Finding out your husband has an azoospermia diagnosis is shocking and sad, especially since female fertility problems are often more expected than male infertility issues. These tips will help you cope with your husband’s diagnosis of azoospermia, and give you hope for moving forward.

If you’re searching for male infertility products, look into Baby ASAP for Men: Premium Male Fertility Supplement. It offers support for low sperm count, low sperm motility, and sperm morphology. Baby ASAP supports sperm health by using clinically proven ingredients to boost sperm count, quality, and function. This male fertility supplement won’t necessarily reverse a diagnosis of azoospermia – it depends on the cause of your husband’s zero sperm count.

Sperm are very sensitive to a variety of influences – and a difference of three months can change the results of a sperm test. We’re continually exposed to environmental toxins and stress, which has a direct effect on our fertility levels. The toxins in our water, air, and food include glyphosates, pesticides, heavy metals and plastics. Daily stress, which is also a type of toxin, weakens our reproductive systems by increasing our free radical load and chronically elevating our stress hormones. The result is a decrease in the quality and quantity of healthy sperm. In Abnormal Sperm – Azoospermia and Oligospermia I share an overview of how azoospermia, oligospermia, and asthenospermia and other sperm health problems affect pregnancy.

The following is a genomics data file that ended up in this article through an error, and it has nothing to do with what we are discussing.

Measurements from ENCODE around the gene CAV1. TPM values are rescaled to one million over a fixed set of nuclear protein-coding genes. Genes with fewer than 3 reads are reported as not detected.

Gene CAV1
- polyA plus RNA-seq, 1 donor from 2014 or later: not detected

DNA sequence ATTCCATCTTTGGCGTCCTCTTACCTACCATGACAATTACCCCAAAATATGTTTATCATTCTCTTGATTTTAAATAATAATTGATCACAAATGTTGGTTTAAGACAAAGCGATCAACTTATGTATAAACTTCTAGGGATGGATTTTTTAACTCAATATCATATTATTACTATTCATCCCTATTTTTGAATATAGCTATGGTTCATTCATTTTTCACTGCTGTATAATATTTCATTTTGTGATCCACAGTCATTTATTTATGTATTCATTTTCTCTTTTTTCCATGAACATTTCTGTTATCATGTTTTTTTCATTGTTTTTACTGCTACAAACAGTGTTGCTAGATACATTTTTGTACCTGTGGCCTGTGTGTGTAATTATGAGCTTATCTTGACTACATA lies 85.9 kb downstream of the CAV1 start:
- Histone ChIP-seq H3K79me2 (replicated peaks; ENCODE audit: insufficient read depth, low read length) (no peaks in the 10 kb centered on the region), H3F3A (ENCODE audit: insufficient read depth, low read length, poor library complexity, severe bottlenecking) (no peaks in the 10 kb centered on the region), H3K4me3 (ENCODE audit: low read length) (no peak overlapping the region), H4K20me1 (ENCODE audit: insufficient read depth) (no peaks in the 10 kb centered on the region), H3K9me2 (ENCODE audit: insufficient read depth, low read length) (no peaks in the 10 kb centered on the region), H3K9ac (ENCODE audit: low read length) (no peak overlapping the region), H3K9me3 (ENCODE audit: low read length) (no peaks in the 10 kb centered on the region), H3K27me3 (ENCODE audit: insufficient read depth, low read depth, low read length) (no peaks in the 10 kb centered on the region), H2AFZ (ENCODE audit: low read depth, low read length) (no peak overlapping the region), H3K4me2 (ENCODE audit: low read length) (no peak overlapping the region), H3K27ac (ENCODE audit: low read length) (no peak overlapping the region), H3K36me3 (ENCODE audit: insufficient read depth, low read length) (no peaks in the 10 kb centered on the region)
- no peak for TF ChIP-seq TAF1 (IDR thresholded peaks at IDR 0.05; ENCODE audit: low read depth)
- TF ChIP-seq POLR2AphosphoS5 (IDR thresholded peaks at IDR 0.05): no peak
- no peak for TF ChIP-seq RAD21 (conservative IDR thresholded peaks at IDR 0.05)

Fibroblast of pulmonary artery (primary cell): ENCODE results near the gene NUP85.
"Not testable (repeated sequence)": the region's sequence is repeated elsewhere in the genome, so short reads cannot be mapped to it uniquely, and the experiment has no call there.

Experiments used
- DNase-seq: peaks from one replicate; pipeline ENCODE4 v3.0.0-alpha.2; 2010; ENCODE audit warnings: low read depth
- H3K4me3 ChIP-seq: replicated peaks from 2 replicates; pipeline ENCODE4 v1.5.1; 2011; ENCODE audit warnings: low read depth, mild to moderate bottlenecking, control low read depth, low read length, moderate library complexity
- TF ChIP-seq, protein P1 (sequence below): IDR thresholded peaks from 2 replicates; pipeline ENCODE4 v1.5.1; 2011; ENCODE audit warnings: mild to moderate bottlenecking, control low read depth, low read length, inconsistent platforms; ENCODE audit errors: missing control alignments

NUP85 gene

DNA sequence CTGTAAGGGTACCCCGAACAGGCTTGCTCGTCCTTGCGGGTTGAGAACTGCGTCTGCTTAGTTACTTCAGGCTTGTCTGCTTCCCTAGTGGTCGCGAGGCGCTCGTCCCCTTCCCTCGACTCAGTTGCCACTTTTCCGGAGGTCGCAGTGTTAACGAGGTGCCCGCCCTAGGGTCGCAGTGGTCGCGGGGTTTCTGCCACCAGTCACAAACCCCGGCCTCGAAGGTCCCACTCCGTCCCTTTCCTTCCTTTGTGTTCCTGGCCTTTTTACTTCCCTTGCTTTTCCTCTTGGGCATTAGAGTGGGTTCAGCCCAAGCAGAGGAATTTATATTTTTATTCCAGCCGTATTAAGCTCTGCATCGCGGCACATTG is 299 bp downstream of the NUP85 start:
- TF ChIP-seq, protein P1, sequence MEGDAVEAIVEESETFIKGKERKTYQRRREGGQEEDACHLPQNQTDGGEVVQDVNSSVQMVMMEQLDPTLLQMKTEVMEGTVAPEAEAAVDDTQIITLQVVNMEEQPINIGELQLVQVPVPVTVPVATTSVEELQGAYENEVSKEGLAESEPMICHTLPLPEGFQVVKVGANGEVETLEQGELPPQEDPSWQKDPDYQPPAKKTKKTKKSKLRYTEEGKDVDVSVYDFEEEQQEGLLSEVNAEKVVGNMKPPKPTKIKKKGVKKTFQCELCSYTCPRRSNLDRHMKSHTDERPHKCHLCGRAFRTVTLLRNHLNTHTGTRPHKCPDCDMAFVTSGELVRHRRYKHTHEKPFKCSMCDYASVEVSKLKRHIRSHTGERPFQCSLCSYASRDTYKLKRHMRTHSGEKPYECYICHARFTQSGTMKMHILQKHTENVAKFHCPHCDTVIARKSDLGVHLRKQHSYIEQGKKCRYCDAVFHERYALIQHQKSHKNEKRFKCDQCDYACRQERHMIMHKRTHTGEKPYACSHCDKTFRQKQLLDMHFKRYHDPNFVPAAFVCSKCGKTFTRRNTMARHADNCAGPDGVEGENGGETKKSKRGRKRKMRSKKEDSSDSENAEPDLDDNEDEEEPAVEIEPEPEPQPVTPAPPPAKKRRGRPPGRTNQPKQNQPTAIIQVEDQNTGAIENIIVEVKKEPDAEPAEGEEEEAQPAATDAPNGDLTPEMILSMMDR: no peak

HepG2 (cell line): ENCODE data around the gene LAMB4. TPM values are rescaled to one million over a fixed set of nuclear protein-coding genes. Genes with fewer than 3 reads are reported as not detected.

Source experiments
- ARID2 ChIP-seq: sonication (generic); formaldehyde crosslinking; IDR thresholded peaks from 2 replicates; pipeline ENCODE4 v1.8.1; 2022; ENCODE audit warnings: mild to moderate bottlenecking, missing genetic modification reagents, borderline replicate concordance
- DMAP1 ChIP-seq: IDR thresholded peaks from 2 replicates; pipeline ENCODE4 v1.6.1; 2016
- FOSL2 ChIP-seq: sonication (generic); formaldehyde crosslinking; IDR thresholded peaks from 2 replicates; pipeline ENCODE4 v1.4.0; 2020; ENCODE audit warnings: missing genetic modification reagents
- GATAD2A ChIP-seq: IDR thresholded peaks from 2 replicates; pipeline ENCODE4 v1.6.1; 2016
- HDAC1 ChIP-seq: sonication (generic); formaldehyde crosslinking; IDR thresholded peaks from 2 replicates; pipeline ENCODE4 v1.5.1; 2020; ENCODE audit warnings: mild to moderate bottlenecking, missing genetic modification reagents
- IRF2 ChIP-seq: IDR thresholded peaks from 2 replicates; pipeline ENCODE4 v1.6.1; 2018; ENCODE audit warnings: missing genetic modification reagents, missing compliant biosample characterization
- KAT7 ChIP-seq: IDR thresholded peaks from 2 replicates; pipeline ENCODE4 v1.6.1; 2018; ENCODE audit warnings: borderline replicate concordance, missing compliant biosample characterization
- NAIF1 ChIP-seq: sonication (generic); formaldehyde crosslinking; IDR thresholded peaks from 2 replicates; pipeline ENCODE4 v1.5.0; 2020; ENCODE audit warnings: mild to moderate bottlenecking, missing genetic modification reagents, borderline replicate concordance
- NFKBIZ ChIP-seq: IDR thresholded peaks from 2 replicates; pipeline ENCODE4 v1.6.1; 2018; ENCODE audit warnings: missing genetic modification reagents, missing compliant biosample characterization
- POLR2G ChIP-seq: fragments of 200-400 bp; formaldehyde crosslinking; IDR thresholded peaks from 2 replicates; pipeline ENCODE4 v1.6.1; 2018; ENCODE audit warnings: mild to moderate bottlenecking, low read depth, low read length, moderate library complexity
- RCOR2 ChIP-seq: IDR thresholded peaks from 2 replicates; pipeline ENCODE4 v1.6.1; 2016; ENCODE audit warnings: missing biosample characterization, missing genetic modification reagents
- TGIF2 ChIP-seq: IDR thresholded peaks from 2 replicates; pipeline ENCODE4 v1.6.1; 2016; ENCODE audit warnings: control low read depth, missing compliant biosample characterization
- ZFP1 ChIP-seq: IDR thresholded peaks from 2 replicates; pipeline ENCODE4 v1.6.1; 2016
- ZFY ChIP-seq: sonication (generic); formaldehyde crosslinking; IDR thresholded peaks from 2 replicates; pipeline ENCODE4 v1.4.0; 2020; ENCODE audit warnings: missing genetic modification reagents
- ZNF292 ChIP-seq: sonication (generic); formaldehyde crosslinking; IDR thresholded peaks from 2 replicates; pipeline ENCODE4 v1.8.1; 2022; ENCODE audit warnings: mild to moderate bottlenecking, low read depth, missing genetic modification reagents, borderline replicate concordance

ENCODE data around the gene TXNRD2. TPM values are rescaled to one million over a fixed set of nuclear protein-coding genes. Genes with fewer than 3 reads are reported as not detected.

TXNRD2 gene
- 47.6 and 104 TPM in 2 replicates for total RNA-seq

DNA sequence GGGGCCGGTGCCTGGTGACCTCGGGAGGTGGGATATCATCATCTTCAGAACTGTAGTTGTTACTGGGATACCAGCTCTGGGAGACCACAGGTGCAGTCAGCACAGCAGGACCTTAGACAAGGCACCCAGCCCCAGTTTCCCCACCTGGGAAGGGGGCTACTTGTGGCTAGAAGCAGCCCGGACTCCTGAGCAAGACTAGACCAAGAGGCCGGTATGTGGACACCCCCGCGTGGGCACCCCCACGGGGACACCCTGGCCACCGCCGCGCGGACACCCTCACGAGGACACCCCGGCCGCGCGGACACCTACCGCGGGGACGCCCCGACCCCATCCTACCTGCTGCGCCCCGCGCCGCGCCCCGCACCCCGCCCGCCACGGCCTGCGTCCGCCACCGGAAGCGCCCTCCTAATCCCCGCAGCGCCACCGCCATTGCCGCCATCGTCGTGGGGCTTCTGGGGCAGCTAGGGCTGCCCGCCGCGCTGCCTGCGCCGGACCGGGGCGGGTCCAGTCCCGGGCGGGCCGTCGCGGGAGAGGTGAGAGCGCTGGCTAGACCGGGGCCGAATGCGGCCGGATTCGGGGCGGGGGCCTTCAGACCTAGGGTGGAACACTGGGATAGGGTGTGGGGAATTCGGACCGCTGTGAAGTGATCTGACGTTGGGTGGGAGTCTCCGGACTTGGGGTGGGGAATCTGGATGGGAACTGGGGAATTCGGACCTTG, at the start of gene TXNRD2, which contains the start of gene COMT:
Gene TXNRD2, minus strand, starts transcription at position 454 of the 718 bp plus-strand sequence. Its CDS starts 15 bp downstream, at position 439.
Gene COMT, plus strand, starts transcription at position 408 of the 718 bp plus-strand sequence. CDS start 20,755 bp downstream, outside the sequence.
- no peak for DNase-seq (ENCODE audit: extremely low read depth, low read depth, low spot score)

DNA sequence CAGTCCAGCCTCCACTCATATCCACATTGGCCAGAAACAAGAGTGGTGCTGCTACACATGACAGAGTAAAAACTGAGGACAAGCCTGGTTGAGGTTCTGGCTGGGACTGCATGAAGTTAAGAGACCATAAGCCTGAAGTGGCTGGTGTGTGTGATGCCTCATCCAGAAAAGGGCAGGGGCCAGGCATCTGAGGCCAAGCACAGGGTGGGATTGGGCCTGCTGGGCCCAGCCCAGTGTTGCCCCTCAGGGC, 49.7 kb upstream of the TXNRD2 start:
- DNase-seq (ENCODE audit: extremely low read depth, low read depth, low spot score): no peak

It’s important not to lose hope, even if your husband has been diagnosed with azoospermia! Sperm are regenerated every three months, so poor sperm results on one male fertility test doesn’t necessarily mean your husband won’t produce any sperm at all in the future.  If you’ve recently done a home sperm test to detect azoospermia or other types of male infertility, read How to Understand the Results of Your Semen Analysis.

What is Azoospermia?

Simply put, azoospermia is when men don’t produce sperm. One of my most popular articles is 5 Foods to Increase Sperm Count, Production, and Motility – but if your husband has azoospermia, it doesn’t matter what he eats.

Azoospermia is the complete absence of sperm in a semen sample, due to a failure in sperm production or a physical obstruction. If an obstruction is causing the sperm problem (obstructive azoospermia), it may be treated in some cases with surgical procedures. If a spermanalysis or a sperm test indicates azoospermia, your doctor will likely pursue follow up tests to determine the cause.

The causes of no sperm or azoospermia could be genetic, lifestyle, illness, or even prescription medications.

Severe cases of azoospermia in men

In the most severe form of male infertility, men do not make any measurable levels of sperm. This condition, called azoospermia, affects approximately 1 percent of the male population and is responsible for about a sixth of cases of male infertility.